The snake has tan and chestnut diamonds down her back, the shapes outlined in black and cream. She is as big around as a grapefruit. Wrangling these snakes will be one of my primary jobs and one of the skills I listed on my qualifications. I can't let him know how scared I am. I stretch a smile across my face as wide as I can.
"What's her name?" I ask.
"No name yet."
"Hello, snake," I say. She does not blink.
Tommy steps toward me, and without meaning to I step backward. He steps toward me again. I involuntarily step back, trying to throw a casual laugh on top of my ducking and dodging like this little tango is just a joke. After a few steps, though, I've come to the wall. My back is cold against the metal-and-wood paneling that runs inside the truck. I feel the film of dust slide against my palms. I try to come up with excuses that might explain why I'm trying to escape the snake, but my mind is nearly blank. I start to sweat.
"Will she bite?" I ask, desperate to stall.
"Boas don't bite," he says. "They squeeze their prey to death."
"But she won't do that to you. She knows you're too big to eat," he says. "Just make sure she doesn't get around your throat, of course," he says. I touch my neck, imagining her body tightening around me.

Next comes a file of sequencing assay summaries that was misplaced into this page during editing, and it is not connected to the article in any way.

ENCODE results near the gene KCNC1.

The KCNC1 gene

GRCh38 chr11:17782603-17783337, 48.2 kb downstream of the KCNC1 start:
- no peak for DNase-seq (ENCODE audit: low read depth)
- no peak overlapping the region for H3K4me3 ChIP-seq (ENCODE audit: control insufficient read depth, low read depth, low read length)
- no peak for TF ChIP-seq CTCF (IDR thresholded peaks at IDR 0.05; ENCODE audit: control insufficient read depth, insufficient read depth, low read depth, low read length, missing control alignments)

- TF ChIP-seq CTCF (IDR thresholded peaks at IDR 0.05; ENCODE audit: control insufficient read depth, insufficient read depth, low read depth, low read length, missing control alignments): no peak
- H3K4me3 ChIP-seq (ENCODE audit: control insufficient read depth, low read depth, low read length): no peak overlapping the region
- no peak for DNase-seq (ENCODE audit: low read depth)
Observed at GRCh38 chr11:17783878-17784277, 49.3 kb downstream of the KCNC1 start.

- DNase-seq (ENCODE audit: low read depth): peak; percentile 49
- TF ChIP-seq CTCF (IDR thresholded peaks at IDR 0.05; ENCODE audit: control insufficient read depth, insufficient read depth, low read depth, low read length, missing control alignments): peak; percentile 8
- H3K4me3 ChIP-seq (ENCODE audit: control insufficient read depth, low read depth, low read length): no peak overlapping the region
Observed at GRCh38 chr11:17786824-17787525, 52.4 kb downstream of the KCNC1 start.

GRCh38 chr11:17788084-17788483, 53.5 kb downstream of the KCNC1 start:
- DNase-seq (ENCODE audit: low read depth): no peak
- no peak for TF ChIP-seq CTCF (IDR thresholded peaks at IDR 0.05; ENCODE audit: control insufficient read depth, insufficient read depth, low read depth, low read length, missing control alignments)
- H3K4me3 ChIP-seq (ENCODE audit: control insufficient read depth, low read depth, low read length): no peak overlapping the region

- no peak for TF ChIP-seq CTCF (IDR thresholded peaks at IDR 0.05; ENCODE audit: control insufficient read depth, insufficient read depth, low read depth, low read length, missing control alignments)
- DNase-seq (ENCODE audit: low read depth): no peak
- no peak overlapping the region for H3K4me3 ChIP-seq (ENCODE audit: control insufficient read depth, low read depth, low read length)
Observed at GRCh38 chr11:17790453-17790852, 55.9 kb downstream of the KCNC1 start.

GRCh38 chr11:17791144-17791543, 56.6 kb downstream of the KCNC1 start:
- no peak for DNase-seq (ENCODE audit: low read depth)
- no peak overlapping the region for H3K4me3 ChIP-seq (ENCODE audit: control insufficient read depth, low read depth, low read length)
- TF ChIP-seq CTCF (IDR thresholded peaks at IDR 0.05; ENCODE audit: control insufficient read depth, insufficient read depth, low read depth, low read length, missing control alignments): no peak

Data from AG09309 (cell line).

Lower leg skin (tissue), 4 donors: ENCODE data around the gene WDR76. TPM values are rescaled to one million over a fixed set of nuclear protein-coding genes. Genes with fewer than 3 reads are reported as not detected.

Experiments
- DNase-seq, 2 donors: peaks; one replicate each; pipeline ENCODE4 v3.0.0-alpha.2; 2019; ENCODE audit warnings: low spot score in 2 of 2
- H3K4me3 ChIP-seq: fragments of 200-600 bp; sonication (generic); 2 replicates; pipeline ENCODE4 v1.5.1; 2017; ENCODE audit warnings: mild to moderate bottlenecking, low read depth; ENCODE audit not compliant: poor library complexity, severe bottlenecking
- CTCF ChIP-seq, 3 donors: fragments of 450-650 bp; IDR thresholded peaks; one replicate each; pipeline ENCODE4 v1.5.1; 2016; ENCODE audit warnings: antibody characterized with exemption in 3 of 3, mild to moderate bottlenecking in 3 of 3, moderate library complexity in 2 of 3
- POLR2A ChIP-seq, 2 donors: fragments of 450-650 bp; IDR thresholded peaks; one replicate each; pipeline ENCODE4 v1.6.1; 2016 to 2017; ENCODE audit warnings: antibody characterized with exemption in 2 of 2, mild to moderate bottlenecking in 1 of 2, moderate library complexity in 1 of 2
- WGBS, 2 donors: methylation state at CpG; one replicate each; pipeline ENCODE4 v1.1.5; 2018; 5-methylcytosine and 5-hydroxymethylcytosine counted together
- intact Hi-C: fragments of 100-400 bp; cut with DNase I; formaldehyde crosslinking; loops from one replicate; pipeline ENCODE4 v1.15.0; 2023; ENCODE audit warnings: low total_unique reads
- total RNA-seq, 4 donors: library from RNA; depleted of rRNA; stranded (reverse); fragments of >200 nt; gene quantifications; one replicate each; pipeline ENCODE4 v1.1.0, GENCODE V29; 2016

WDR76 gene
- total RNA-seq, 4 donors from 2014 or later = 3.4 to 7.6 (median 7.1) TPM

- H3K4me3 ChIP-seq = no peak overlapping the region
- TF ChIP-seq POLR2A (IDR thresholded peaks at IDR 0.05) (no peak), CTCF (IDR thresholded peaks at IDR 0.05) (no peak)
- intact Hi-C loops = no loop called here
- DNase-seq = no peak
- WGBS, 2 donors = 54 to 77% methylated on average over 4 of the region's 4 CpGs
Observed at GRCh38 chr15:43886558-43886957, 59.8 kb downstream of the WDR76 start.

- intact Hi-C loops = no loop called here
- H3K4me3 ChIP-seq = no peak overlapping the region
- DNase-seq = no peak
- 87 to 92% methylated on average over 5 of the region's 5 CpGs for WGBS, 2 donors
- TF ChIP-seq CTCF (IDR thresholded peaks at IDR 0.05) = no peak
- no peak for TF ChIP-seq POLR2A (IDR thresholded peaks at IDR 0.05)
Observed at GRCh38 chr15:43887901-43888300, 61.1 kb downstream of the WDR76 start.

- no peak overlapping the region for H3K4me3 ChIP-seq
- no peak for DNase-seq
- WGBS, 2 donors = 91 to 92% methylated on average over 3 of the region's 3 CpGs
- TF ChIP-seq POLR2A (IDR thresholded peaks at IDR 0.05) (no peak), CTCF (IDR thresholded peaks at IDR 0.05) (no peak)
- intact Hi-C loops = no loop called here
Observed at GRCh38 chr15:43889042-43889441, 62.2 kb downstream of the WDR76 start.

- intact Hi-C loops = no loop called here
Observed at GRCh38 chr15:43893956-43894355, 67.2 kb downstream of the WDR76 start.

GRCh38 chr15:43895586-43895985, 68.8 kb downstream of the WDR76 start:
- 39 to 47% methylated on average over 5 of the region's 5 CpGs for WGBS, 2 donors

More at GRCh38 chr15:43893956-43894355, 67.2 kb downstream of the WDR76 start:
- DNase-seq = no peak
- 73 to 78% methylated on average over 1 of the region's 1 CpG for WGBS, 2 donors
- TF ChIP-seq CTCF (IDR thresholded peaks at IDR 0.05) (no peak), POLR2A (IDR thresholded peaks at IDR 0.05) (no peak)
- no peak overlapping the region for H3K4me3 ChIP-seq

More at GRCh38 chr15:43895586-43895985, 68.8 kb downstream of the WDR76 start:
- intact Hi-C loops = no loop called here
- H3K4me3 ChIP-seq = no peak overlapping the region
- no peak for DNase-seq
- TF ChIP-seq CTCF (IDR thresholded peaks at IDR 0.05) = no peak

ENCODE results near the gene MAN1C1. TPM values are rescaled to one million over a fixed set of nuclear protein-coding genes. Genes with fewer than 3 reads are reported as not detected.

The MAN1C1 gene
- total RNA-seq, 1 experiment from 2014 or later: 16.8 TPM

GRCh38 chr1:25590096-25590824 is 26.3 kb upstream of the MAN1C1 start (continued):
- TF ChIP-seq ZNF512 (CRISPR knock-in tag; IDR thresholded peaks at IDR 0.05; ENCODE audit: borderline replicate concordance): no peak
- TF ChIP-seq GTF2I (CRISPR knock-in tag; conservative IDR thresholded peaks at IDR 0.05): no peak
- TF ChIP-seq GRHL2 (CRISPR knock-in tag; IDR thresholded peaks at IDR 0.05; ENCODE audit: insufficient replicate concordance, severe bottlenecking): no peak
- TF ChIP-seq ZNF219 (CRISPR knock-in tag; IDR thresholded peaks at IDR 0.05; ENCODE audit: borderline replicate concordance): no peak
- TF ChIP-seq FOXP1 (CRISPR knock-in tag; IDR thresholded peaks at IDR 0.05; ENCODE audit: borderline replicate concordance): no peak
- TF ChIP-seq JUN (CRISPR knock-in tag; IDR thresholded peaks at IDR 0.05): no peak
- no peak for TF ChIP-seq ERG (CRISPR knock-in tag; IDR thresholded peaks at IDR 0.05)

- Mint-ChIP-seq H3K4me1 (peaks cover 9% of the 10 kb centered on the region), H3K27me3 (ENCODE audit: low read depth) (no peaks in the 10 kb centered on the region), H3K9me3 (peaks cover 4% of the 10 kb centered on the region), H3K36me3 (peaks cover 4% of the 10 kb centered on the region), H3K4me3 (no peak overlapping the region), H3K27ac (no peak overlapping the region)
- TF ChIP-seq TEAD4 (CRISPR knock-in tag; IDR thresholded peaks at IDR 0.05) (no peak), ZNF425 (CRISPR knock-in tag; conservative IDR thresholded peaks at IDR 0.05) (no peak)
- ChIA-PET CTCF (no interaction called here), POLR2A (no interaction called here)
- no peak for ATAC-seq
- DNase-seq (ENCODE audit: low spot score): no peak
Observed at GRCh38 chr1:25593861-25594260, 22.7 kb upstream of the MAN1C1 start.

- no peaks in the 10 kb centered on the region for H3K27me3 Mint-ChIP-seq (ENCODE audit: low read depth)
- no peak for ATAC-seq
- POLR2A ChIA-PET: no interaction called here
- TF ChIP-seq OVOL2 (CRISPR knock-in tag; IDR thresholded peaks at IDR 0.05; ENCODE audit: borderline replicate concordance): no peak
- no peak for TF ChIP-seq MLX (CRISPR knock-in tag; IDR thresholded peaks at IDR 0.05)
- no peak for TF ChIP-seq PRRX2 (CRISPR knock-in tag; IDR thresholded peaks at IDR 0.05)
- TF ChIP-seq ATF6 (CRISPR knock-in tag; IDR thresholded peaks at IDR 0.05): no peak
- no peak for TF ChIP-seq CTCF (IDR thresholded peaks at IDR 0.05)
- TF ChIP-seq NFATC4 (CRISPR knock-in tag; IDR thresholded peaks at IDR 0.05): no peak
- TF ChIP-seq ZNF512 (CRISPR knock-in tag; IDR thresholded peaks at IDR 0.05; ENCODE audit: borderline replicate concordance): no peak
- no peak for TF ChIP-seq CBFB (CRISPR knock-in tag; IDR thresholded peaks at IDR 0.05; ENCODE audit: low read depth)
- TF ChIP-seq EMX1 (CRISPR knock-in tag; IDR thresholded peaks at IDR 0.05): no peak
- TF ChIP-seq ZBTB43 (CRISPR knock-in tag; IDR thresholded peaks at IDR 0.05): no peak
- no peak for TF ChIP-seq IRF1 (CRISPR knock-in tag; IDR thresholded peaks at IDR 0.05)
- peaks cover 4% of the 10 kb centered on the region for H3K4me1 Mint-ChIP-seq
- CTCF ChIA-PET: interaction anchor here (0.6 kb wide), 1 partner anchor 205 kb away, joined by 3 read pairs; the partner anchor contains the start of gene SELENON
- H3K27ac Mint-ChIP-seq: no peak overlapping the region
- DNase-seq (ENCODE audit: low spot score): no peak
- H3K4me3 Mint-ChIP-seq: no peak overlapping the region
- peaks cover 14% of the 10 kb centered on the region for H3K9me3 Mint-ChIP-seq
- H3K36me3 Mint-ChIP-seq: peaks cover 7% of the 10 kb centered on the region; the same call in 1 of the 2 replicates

I had some idea that because I'd been through so many harder things, once this moment of reckoning arrived — once it was me and the snake, not the imagined fear, not the generic childhood phobia — I'd see she was just another beautiful creature on the earth trying to get by, and I'd find peace.
I find no peace.
* * *
Sideshows are where people come to see public displays of their private fears: of deformity, of a disruption in the perceived gender binary, of mutation, of disfigurement, of a crossover with the animal world, of being out of proportion. And that is a sideshow's intention — to frame whoever or whatever is on display as being outside the realm of what's "normal." For the snake act, it should appear that I have such chemistry with the creature that we are almost one. That's what's interesting to see — the snake/human duo who have overcome the predator/prey divide.